The Reichstag is Berlin's parliament. It is, on the facade, what looks like old Europe. It endured a fire, and was reconstructed with the incorporation of modern elements. Just beyond the parliament seating, which you will see through the entrance and just before taking the elevator to the upper level, is a giant moving mirrored tower with a transparent spiraling ramp surrounding it. A steel and glass cupola tops this tower, allowing 360 degree views. This stunning reconstruction makes the Reichstag a functioning work of art.
kreuzberg, the turkish quarter
walk around the turkish quarter, the poor quarter of berlin.
get a doner kebab. shop at the local stores. some of the consignment stores have some great finds!
transportation on the metro takes you right there.
The Holocaust Memorial is a site dedicated to the murdered Jews in the holocaust. This is an erie place because you are standing on what appears to be solid ground, with these rectangular and trapezoid shapes all around you; but you are actually standing on the crest of a small hill, one of many that make up the topography of this memorial. One could also describe it as an art installation. Whether you feel you are standing on the Empire State Building, or being surrounded by gravestones, each person has his own interpretation. Maybe the artist intended this site's meaning, beyond, the obvious memorial, to remain mysterious.
Berlin's wall extends throughout the city. It is professionally and naively painted with spray paint, or whatever anyone can get their hands on. It is cracked and crookedly standing, and through time, some paint has eroded, only to be replaced with a new generation of patriots. There are two sides to this wall, remember! There are little gates and cracks to crawl through for access to the "other" side. It is well worth the visit. It is a part of the history of the world.
we went to checkpoint charlie, went through the museum that has replicas and original cars and gadgets people invented to get through the wall (smuggling kids in suitcases, hiding in trunks of cars, digging tunnels underground, flying over the wall in a hot air balloon, etc.) i have been using the metro like a champ, after getting lost a few times of course. i walked through this really old turkish community that has the meat of "real" germany. i had a doner kabab. it was so delicious. we saw the Reichstag, the Brandenburg gate and did a lot a lot a lot of walking .... not eating much of their food. truly, the best food in germany is not german. we went to this beer garden last night and my friend ordered a veal brat and it came in a pot of hot water....just a brat in hot water...and it was white. no bun.... it's just different. i had something that looked like 3 really long red sausages, 3 pieces of an unidentifiable brown bread and half a plate of sauerkraut that looked like mashed potatoes. it was pretty damn good though once i put it all together with some mustard.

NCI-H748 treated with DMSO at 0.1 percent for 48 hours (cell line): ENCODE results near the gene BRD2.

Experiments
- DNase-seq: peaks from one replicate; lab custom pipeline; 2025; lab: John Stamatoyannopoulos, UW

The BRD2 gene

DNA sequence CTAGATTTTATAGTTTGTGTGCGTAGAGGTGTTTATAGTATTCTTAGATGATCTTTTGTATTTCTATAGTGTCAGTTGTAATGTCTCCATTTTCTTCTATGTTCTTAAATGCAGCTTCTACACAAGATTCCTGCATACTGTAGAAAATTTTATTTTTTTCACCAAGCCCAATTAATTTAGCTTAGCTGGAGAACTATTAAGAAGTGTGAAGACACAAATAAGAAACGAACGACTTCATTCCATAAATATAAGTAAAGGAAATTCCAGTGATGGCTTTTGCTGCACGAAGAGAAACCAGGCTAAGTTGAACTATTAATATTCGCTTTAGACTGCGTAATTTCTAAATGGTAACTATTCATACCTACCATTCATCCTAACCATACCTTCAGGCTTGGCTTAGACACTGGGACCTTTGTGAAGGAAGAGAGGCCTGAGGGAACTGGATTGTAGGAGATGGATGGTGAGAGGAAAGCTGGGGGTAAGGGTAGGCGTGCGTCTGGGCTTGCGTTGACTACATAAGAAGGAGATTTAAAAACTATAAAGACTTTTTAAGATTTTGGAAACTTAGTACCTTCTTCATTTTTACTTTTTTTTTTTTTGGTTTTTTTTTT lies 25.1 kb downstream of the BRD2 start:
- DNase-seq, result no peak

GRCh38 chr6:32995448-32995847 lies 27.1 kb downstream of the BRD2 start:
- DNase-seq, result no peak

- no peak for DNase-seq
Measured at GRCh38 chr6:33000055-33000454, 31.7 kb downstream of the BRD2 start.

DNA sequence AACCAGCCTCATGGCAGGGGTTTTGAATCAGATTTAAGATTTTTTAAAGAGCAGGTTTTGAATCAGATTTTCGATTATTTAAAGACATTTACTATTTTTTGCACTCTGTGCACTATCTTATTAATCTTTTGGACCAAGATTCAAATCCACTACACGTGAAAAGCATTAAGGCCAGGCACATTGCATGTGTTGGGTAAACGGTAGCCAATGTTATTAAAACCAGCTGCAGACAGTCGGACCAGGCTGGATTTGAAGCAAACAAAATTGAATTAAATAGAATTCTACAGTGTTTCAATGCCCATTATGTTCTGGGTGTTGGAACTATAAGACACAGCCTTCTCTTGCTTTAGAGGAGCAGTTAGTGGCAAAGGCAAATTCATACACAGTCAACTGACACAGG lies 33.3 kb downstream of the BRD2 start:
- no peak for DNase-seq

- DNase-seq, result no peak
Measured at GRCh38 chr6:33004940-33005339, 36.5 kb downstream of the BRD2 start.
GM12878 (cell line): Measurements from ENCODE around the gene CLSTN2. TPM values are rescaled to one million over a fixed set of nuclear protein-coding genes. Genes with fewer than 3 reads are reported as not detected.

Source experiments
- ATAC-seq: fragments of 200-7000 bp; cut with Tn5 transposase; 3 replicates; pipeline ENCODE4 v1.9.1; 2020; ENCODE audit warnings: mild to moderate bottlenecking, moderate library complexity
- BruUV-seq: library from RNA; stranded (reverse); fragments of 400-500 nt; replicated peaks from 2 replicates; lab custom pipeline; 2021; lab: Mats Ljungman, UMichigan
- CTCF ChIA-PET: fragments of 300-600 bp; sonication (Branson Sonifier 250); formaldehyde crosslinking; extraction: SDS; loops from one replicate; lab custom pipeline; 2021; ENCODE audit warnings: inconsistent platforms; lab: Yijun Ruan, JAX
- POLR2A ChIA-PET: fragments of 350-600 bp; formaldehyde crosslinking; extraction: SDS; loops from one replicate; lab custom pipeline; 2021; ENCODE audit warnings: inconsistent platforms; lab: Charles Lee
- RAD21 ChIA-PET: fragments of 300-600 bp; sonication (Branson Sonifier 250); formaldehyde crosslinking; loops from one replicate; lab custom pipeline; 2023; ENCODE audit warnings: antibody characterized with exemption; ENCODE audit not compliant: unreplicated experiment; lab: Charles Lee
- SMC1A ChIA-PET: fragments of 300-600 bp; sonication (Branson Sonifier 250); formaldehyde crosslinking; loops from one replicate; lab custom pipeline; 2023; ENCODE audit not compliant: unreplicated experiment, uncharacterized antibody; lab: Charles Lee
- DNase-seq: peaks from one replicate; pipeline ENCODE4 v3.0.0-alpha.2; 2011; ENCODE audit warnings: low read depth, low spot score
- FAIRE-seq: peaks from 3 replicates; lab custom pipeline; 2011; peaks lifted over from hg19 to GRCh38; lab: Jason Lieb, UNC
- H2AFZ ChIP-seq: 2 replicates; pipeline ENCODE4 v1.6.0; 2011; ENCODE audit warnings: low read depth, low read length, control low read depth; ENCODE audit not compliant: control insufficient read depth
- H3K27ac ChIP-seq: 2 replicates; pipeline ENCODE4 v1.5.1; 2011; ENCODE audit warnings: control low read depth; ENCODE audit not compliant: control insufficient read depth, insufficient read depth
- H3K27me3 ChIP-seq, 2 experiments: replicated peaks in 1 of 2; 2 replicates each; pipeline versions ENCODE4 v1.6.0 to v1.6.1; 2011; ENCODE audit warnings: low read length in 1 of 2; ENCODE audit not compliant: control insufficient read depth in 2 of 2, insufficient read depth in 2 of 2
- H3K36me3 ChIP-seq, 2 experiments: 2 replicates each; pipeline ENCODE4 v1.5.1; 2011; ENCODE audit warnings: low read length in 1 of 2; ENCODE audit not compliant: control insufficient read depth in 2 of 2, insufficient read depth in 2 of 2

i understood this as the most important symbol of freedom when i was in berlin. i unexcusably didn't know much about the history of this landmark, and that is due to my laconic attention span in regards to history. it's one of the checkpoints (or entrances) between east and west berlin. it is heart wrenching, inspiring and it sets your priorities straight, if only for a couple of hours.
things to do in Berlin
Berlin is a beautiful city.These are a few places that I would suggest --
Potsdam and Sansucci Palace(this would be a day trip.the palace is amazing and the boat ride to reach Sansucci is thoroughly enjoyable)
Shopping at KADEWOO(the largest shopping place in Europe)
Site where the Berlin Wall existed.
City tour(take one which includes former East Berlin)
Hope you have a wonderful trip.
Built in 1859 by E. Koblauch in arab-bizantine style, was severely damaged during the Crystal night (when hundreds of jewish shops and synagoges were destroyed), and completely destroyed by a fire in 1943. In 1995 was reconstructed, and now holds the Centrum Judaicum. It´s located in the Oranienburger strabe, now a very trendy street, full of cafés and restaurants.
Pergamon Museum (Ishtar Gate)
This beautiful gate was the eight gate to the city of Babylon. It was dedicated to goddess Ishtar. Through the gate rans the processional street with walls covered of lions made by tiles. The reconstruction was made in 1930 by Robert Koldway. There´s also a small model of the original place.
This great museum built in 1922, is a magnificent place. Inside you can find the wonders of the Ishtar Gate, The Pergamon Altar, The Mileto´s market gate, and the facade of the castle of Mschatta. This building only deserves a trip to Berlin.Related to:
The symbol of the city and also of the reunification of the two Germanies. Built in 1788 by Carl Gottard Langhans, was the end of the Unte den Linden avenue. After the second world war this gate was inside the Democratic part of the city. Over the gate of 26 mts height, a goddes of peace drove a carriage driven by 4 horses.Related to:
- Historical Travel
Berlin you can't be a berliner
spend some time in both the West and East and take notice of the differences, the're were more differences than I thought there would be...the houses, prices, architecture, the people....You must see the wall realize how this wall just went straight through one city....
i'm not even going to pretend i know german history.
there you go.
Pergamon Museum (Pergamon Altar)
This wonder was originally built in the 2nd century Bc, by the greeks in Pergamon, Turkey. The Altar is 113 metre long, with a gigantic frieze of fights between gods and the giants.Related to:
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